Introduction: Digital storage of echocardiographic data offers logistical advantages over videotape archival. However, limited information is available on the accuracy of clinically compressed digitised examinations, an important consideration for patient safety. Materials and Methods: Transthoracic echocardiograms of 520 consecutive patients were prospectively acquired digitally and on videotape. Two echocardiologists, in consensus, reported studies in both formats sequentially. Using the videotape as a reference, the significance of any reported differences was graded from both imaging and clinical standpoints, and the reasons for these differences identified. Results: From an imaging perspective, differences between digital and videotaped studies were absent or minor in 459 cases (88%), fairly significant in 55 (11%) and very significant in 6 (1%). The main reasons for the observed differences were inadequate acquisition of optimal views (59%), an insufficient number of acquired cardiac cycles (25%) and suboptimal image quality (9%). These differences were considered to be of possible or definite clinical importance in 21 (4%) and 8 (2%) cases, respectively. In multinominal logistic regression models, the only independent predictor of significant difference between digitised and videotaped images was study complexity. Regardless of case complexity, most diagnostic errors arising from digital review were attributable to technical failure rather than observer error. Conclusions: The potential for important errors arising from exclusive reporting of clinically compressed digital echocardiograms is small. Digital echocardiography, as practiced in a routine clinical setting, offers a patient-safe alternative to videotape review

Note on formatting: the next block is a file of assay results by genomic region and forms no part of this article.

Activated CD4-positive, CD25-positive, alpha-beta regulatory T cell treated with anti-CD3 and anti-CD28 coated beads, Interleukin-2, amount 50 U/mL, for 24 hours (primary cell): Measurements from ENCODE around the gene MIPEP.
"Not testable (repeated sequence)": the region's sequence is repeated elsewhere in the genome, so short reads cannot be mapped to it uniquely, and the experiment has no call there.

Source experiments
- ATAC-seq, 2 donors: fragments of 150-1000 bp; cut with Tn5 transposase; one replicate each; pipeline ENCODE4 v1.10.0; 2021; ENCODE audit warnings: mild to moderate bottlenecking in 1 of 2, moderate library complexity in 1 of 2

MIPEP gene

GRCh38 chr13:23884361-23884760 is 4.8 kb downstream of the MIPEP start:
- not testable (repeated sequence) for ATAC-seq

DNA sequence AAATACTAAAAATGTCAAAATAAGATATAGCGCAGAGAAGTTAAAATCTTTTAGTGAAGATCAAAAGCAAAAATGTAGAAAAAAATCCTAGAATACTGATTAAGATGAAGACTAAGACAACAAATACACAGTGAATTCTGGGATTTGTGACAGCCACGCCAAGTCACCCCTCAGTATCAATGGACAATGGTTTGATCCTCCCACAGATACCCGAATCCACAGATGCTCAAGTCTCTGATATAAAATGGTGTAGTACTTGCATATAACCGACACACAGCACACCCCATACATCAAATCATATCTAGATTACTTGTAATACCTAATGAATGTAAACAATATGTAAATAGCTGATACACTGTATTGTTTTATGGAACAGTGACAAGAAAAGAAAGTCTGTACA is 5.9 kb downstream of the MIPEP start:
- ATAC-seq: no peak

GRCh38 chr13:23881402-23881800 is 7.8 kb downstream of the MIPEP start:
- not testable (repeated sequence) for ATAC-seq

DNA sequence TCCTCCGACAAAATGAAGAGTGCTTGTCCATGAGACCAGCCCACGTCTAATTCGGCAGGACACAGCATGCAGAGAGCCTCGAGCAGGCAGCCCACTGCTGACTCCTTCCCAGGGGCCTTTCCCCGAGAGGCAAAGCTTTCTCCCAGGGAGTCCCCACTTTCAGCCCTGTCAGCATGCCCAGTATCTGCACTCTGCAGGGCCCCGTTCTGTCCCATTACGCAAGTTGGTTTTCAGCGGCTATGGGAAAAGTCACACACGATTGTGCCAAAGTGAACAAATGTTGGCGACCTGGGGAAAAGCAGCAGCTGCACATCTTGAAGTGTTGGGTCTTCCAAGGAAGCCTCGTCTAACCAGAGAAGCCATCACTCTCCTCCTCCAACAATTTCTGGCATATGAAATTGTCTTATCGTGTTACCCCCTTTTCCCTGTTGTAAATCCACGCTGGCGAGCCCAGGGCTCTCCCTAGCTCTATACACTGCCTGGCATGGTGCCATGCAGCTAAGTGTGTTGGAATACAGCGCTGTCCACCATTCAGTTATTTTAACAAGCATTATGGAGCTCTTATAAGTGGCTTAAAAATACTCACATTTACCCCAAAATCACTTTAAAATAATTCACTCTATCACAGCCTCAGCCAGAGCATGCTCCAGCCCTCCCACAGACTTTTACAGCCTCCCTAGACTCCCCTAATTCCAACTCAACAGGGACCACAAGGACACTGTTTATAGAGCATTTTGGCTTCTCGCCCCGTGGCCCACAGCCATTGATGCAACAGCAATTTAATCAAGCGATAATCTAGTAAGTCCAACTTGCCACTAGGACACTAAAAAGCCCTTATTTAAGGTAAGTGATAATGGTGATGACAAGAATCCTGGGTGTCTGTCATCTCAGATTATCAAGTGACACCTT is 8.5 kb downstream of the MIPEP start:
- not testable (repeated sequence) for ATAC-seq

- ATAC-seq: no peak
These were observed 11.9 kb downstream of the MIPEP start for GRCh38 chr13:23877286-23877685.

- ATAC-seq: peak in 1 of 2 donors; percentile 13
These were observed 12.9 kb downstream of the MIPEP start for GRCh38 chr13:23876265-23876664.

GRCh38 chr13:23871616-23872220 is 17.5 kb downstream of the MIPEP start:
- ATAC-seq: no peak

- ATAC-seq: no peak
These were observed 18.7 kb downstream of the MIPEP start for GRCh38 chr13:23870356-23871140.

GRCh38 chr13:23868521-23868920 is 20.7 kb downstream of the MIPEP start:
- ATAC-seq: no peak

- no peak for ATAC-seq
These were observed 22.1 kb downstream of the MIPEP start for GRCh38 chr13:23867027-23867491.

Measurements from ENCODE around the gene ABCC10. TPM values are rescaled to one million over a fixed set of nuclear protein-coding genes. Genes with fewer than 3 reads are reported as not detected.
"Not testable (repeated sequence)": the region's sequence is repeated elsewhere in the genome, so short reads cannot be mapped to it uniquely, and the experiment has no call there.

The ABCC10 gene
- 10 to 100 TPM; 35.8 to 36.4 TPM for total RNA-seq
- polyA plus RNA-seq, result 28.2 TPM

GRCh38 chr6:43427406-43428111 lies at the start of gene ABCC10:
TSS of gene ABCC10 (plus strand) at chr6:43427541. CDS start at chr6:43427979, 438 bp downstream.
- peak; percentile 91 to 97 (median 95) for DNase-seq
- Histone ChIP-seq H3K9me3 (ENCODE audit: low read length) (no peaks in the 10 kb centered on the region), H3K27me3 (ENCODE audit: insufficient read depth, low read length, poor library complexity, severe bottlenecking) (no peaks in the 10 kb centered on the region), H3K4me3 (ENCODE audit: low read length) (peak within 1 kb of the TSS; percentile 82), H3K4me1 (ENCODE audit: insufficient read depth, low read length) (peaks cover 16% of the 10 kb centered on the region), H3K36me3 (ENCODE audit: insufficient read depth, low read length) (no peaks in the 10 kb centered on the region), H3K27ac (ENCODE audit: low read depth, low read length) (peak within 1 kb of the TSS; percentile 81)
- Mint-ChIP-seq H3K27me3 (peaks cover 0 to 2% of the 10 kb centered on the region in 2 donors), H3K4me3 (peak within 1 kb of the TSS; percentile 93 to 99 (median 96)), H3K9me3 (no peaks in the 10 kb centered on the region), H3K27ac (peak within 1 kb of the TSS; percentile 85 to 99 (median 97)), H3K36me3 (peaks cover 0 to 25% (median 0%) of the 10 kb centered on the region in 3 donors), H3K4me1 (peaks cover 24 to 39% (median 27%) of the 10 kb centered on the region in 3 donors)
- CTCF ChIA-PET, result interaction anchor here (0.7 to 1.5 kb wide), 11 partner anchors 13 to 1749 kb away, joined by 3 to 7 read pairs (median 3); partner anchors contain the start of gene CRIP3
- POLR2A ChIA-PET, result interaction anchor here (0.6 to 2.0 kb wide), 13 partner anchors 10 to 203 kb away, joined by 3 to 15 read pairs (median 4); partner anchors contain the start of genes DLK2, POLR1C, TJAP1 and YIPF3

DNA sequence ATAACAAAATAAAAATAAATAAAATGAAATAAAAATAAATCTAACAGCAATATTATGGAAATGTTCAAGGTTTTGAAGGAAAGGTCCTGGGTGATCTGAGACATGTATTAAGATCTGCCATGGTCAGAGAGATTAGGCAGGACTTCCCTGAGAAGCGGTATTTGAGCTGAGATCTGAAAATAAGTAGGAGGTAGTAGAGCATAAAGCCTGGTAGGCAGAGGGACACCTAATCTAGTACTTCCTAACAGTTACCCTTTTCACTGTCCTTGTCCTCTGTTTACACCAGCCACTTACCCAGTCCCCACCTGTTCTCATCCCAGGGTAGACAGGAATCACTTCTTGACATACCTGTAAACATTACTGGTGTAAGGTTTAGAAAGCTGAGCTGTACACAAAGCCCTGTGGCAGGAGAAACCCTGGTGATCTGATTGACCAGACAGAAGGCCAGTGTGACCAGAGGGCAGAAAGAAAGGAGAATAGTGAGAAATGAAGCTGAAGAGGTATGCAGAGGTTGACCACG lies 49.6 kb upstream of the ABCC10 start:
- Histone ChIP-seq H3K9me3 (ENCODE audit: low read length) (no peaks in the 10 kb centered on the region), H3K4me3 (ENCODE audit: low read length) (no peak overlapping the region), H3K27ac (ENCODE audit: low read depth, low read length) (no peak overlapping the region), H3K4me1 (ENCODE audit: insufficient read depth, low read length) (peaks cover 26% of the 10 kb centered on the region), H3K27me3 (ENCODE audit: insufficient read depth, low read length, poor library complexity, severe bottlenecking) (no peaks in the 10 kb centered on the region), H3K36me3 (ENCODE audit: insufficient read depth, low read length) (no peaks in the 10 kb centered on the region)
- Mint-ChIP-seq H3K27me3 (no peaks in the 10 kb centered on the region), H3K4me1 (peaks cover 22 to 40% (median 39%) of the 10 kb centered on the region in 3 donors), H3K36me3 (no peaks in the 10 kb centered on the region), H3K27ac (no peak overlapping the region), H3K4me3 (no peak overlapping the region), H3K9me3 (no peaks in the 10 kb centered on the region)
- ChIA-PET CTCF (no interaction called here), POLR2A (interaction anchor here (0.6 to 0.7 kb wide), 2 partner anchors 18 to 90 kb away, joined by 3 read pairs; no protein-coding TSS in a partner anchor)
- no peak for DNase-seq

The field of echocardiography has seen significant technological advances in instrumentation, imaging and recently, image archival and review.1 Compared to conventional videotape storage, digital echocardiograms offer many advantages,2-6 including random access to images, comparative interpretation of serial studies, rapid data transmission, duplication without image degradation and data measurement without a need for calibration. The logistical superiority of digital review has the potential to improve the use of physician and sonographer time and increase cost-efficiency.
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